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Latino Daily News

Sunday January 5, 2014

Expansion of Panama Canal Continues to Face Challenges

Expansion of Panama Canal Continues to Face Challenges

Photo: Panama Canal expansion

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Panama Canal Authority administrator Jorge Quijano said in an interview published in the Spanish press Sunday that those in charge of the $5.25 billion expansion of the Central American nation’s inter-oceanic waterway are “prepared to be a little aggressive” and added that the project will be completed “as soon as possible.”

“We’re not going to sit here waiting for time to pass” without reacting after the consortium undertaking the expansion announced that it will suspend work if a cost overrun of some $1.6 billion is not acknowledged, Quijano told the Spanish daily El Pais.

The GUPC consortium (Grupo Unidos por el Canal), led by Spanish construction giant Sacyr Vallehermoso and including Italian firm Impregilo, Belgium-based Jan de Nul and Panama’s CUSA, formally advised the Panama Canal Authority on Dec. 30 that it would suspend work in three weeks if the authority does not agree to pay an additional $1.6 billion to cover cost overruns.

“With a stoppage there are going to be some additional delays,” the administrator said, but he added that he was confident about being “sufficiently agile ... so that, in the worst case, the project will be able to be resumed and completed.”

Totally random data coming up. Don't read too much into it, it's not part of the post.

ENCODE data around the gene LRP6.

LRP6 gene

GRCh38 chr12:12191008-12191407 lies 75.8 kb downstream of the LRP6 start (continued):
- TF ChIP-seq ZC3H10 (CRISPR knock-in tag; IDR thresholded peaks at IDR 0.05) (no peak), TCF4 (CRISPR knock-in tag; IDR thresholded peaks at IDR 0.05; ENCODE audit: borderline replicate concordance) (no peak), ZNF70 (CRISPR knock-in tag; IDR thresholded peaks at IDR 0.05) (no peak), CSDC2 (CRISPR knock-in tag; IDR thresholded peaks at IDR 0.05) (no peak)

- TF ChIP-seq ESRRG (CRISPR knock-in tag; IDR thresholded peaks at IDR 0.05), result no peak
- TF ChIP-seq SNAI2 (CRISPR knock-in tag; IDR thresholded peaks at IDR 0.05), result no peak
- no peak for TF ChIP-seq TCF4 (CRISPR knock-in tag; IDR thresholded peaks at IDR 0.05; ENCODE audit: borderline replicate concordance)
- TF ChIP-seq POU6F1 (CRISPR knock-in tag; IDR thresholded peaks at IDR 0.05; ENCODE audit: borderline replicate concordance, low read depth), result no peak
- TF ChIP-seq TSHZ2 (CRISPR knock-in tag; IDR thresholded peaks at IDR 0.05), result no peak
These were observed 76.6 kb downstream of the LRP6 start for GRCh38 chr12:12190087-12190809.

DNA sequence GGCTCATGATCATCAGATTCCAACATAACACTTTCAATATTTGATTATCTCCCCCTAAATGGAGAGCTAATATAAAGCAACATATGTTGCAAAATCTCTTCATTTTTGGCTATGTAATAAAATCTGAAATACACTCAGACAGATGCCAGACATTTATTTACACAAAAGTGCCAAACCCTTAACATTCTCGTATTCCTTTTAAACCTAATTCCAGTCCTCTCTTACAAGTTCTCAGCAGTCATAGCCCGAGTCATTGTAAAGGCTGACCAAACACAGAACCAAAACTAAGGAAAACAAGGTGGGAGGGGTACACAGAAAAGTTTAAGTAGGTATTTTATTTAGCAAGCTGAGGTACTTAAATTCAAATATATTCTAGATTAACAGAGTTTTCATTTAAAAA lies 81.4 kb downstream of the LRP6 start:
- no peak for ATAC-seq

The consortium “had to attach additional information to the letter” announcing the work suspension to justify “each one of those charges, to evaluate them and see if they have any merit, which ... they do not have,” Quijano said.

He said that the authority had been “faithful to the contract” and had “paid religiously, so that the contractor may have a cash flow and continue with the work.”

Spanish Development Minister Ana Pastor is on her way to Panama, where she is scheduled to meet on Monday with Panamanian President Ricardo Martinelli to seek a solution to the conflict.

Pastor scheduled the trip after Martinelli announced last Friday plans to travel to Spain and Italy to demand of their governments that the companies from their respective countries fulfill the terms of the original contract.


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